Therefore, the Government’s move to push for the holding of PC elections would result in the nationalist forces raising objections over the move and pushing the Government to instead present a new constitution without the provisions of the 13th Amendment.

Briefing diplomats

Meanwhile, Minister of Foreign Affairs Prof. Peiris last Wednesday (13) engaged in a discussion with envoys of foreign diplomatic missions in Sri Lanka, where he briefed the diplomatic community based in Colombo on the stand taken on the human rights issue.

During the meeting, Prof. Peiris had stressed on the importance of the European Union’s (EU) Generalised Scheme of Preferences-Plus (GSP+) trade concession to the Sri Lankan economy.

According to a Foreign Ministry press release, Prof. Peiris had said that he was satisfied with the discussions that were held with the delegation of the EU GSP+ Monitoring Mission. He had added that the continuation of the GSP+ is vital for the Sri Lankan economy, not only in the apparel sector, but also in other areas of bilateral trade.

The European Parliament, earlier this year, called on the Government of Sri Lanka to repeal the Prevention of Terrorism (Temporary Provisions) Act No. 48 of 1979, as amended, and the European Commission to consider the temporary withdrawal of the GSP+ from Sri Lanka if it is not done.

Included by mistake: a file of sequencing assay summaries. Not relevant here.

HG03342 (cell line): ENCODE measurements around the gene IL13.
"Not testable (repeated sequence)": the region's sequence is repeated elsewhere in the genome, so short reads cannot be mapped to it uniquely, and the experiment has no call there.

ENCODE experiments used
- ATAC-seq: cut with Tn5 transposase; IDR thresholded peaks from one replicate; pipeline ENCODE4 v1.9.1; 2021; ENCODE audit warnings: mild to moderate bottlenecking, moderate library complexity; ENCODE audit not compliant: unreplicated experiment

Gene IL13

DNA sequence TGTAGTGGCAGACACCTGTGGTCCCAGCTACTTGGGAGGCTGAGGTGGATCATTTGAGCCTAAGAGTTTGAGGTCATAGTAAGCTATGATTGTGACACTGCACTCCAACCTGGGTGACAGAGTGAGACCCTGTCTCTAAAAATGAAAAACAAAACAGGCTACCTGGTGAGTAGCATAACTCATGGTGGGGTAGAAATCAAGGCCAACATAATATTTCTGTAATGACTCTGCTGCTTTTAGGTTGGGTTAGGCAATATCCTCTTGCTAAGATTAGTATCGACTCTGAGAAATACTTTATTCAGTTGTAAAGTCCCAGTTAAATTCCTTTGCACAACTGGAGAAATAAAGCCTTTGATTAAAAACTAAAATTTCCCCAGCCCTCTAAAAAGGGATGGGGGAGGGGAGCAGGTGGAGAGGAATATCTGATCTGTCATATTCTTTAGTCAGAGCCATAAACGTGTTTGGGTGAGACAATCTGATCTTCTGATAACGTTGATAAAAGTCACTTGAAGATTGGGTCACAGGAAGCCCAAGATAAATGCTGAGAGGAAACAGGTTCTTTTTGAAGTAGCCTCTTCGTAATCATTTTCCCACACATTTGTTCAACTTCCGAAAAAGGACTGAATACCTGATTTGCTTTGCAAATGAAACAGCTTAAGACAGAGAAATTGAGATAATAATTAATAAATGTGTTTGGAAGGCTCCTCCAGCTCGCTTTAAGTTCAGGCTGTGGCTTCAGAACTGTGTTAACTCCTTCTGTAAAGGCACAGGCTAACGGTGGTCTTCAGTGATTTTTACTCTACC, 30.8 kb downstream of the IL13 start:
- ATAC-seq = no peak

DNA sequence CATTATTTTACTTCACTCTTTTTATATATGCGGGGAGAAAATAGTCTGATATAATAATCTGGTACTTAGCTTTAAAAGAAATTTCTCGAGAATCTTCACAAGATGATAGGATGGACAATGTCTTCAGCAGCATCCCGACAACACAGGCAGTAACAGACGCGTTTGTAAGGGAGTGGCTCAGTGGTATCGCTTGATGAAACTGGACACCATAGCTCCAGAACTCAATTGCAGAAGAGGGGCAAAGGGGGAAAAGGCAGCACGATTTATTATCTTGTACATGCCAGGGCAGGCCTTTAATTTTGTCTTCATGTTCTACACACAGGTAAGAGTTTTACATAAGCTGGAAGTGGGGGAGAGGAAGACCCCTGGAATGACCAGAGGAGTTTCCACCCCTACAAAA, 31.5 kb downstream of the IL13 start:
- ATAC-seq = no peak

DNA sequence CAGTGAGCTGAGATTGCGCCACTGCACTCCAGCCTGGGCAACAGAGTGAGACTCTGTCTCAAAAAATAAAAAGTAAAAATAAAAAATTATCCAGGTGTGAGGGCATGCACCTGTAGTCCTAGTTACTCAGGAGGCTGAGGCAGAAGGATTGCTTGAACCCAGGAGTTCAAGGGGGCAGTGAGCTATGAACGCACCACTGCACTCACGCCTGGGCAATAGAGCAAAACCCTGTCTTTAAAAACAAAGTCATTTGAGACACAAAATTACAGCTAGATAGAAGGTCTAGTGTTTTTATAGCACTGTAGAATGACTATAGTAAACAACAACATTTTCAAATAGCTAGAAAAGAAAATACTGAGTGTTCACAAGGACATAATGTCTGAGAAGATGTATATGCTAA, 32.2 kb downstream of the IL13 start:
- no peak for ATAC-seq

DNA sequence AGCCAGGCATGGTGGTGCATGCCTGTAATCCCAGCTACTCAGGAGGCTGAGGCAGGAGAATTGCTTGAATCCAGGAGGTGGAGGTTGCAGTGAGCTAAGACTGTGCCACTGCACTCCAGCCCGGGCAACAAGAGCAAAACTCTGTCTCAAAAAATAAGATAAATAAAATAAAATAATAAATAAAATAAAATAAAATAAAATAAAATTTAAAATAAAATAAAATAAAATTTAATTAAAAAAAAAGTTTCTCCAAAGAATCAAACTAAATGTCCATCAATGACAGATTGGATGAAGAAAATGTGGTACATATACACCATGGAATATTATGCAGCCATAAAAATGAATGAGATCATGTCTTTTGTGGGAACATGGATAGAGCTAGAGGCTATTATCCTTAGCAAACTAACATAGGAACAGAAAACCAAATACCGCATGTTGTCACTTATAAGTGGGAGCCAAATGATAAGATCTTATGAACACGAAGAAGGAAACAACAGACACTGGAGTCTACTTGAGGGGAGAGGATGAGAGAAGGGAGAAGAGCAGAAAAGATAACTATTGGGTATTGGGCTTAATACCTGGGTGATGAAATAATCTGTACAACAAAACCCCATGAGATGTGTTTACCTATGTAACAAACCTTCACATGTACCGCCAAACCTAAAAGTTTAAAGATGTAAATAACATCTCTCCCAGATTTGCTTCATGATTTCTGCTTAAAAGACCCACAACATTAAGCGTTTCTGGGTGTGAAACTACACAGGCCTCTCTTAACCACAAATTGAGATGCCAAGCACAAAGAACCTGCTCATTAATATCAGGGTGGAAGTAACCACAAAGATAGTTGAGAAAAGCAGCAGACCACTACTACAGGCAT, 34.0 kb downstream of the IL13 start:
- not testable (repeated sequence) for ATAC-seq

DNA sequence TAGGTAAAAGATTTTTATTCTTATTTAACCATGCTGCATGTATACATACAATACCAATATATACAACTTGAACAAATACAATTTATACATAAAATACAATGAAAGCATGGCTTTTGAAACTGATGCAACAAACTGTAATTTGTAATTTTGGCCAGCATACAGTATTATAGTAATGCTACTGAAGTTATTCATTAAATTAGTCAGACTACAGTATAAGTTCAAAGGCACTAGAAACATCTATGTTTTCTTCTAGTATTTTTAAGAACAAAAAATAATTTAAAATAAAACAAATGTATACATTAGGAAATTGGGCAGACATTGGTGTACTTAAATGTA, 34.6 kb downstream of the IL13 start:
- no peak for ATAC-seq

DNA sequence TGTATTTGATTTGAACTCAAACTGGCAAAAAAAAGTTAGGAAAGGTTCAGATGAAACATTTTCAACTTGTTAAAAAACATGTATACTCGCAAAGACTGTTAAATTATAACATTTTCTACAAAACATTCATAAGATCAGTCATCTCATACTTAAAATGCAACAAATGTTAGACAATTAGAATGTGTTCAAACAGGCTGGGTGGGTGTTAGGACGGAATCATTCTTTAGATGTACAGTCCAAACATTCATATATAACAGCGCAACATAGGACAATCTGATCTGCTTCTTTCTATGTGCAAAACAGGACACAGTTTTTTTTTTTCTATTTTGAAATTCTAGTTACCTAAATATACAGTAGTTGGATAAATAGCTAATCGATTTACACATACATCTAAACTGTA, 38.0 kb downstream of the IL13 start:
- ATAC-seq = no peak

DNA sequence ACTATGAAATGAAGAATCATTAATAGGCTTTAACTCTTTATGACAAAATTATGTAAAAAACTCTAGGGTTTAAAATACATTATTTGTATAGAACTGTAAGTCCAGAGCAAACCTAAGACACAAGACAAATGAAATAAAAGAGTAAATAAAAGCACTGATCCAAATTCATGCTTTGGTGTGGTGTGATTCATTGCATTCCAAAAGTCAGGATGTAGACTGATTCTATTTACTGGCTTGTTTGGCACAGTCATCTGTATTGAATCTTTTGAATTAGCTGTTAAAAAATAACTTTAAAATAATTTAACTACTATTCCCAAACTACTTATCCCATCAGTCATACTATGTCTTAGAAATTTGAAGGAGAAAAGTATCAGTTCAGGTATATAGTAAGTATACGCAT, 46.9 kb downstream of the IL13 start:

The EU GSP+ Monitoring Mission visited Sri Lanka during the first week of October and met with a number of officials and organisations, both within and outside the Government, in this regard.

The GSP+ gives Sri Lanka preferential access to markets in the EU.

However, the facility was withdrawn in 2010 after the EU identified three major shortcomings with respect to United Nations human rights conventions (the International Covenant on Civil and Political Rights, the Convention Against Torture, and the Convention on the Rights of the Child) related to the scheme of the GSP+, which is not only a special incentive agreement for sustainable development but also for good governance. The facility was re-assigned to Sri Lanka in 2017 following the improvement of conditions in Sri Lanka and the then Government’s undertaking to implement the relevant international treaties.